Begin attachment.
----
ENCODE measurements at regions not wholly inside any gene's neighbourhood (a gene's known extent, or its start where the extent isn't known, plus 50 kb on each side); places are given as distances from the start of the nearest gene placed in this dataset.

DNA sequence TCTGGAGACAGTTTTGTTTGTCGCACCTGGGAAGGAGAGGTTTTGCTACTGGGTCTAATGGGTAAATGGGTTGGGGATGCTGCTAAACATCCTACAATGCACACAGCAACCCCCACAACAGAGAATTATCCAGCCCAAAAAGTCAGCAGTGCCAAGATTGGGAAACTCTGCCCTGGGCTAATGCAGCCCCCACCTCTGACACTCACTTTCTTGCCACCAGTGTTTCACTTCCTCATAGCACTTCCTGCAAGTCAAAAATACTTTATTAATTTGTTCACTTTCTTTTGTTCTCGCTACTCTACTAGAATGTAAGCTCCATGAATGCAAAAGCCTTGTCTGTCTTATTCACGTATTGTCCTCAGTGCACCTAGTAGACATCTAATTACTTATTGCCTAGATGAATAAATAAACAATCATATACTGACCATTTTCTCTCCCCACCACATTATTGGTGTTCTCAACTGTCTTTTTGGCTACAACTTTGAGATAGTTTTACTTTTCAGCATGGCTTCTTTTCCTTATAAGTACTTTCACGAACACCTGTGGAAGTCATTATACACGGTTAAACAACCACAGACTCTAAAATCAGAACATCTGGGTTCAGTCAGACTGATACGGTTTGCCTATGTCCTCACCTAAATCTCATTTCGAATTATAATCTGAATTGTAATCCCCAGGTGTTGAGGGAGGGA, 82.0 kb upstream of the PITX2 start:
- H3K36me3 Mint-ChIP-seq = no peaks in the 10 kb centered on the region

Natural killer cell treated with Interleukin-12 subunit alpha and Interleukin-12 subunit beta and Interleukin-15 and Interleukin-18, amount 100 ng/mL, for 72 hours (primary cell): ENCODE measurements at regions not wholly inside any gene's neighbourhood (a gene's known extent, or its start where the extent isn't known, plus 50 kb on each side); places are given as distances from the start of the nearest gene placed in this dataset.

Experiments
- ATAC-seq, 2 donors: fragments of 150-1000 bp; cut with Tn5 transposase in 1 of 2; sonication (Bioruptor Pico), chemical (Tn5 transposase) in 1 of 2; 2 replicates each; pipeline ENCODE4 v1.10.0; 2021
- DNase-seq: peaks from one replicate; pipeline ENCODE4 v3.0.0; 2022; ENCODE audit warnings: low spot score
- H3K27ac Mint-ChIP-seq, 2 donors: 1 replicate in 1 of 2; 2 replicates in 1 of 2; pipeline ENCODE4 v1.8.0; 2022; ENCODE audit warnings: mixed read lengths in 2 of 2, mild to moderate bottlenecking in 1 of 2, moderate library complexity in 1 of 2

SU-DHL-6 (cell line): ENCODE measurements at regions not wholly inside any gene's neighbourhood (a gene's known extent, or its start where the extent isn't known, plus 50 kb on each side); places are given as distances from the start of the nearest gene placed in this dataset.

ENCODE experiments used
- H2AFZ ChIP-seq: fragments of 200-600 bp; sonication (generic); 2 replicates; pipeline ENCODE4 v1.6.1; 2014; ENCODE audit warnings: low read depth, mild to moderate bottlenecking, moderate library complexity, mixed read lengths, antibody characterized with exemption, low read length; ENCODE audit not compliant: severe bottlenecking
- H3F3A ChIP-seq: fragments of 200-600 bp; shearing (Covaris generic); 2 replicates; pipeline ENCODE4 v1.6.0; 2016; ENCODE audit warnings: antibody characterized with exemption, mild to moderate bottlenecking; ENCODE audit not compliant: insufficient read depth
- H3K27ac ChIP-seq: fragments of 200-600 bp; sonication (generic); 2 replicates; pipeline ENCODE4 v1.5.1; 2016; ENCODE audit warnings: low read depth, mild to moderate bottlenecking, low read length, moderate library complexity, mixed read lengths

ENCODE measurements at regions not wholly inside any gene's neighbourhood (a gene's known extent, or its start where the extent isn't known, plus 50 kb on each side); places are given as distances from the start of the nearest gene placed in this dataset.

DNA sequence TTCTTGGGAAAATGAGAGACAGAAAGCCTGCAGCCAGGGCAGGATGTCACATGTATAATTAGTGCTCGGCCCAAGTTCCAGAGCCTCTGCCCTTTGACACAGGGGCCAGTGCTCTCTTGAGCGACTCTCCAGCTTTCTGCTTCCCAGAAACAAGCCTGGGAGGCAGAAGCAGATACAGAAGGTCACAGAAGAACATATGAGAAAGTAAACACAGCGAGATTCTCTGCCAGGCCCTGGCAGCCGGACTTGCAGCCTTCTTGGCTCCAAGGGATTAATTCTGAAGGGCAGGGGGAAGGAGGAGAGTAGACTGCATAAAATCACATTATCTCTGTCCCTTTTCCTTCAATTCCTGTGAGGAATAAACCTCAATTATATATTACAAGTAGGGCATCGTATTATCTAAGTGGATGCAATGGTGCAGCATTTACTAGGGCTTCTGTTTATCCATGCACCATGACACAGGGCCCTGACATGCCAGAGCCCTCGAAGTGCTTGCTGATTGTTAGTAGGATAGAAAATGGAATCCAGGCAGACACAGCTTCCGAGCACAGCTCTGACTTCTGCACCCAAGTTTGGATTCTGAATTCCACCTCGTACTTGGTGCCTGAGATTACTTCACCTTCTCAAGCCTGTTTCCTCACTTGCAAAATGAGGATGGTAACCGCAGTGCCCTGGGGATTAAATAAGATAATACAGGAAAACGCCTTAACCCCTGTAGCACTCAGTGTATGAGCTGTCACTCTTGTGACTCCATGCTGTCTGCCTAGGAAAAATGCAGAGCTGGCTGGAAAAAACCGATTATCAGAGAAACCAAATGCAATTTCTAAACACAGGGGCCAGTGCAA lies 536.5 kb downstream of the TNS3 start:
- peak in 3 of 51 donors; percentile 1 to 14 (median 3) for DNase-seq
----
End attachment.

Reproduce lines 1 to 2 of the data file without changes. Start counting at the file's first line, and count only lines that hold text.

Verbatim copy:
ENCODE measurements at regions not wholly inside any gene's neighbourhood (a gene's known extent, or its start where the extent isn't known, plus 50 kb on each side); places are given as distances from the start of the nearest gene placed in this dataset.

DNA sequence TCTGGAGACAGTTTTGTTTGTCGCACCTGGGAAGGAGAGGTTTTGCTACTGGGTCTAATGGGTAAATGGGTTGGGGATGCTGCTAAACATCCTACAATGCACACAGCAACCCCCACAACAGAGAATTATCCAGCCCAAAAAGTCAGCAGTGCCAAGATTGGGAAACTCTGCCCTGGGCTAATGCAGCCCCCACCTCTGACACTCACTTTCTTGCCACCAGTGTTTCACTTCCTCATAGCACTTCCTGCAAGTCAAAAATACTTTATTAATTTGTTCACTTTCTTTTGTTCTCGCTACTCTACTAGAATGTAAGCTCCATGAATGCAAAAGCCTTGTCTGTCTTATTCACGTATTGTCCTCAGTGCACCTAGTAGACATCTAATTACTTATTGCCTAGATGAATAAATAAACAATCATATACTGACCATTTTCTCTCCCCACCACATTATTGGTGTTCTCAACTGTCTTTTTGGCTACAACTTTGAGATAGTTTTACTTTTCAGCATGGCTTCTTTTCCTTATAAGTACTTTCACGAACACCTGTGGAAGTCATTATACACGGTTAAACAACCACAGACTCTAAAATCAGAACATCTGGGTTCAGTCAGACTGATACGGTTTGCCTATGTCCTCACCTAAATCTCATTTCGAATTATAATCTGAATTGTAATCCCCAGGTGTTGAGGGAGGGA, 82.0 kb upstream of the PITX2 start: